by Jeremaiah Opiniano
MANILA—Weightlifter Hidilyn Diaz had to breathe in first after her final clean, because it is for all the marbles.
And when Diaz thrusted the 127 kg. barbell for that final jerk, her arms stood up and her left leg was at its lowest split. Her arms slightly shook. For three seconds, that heavy barbell was still.
On that third second, her face started crying.
Bang! That barbell fell. Diaz clasped her hands into her mouth, crying heavily.
God lifted Diaz’s arms. God helped steady Diaz’s left leg split on that final clean and jerk attempt.
That was the bomb from Southeast Asia that dropped in Tokyo: A monumental upset of an Olympic gold medal victory for the Republic of the Philippines!
Diaz had to heave an Olympic record of a clean and jerk attempt to upset favorite and world record holder Liao Qiuyun of China, 224 to 223 kgs., in the women’s 55 kg. class.
Sporting a black face mask, Diaz couldn’t stop crying until the final note of Lupang Hinirang —her arms in salute to the Philippine flag (for being with the Philippine Air Force). She has been shaking her arms —the arms that made the golden lift— prior to being called “Olympic gold medalist”.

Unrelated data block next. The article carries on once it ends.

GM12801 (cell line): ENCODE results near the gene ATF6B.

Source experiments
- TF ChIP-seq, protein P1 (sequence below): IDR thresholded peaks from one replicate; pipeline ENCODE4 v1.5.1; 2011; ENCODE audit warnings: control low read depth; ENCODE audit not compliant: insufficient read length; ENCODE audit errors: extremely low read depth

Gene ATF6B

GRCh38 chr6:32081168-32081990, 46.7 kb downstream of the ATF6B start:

She has fulfilled the dreams of generations of Filipino Olympians and sports fans. She has proven the naysayers wrong.
Triumph of the human spirit
Diaz’s feat was basically a triumph of the human spirit, with practically Liao’s world record lifts intimidating all competitors. (The Filipina hasn’t even won a world championships gold medal.)
But Diaz and her coach Julius Naranjo (strength and conditioning) told the press Hidilyn “will put on a show” by making lifts that the world “has never seen her do”.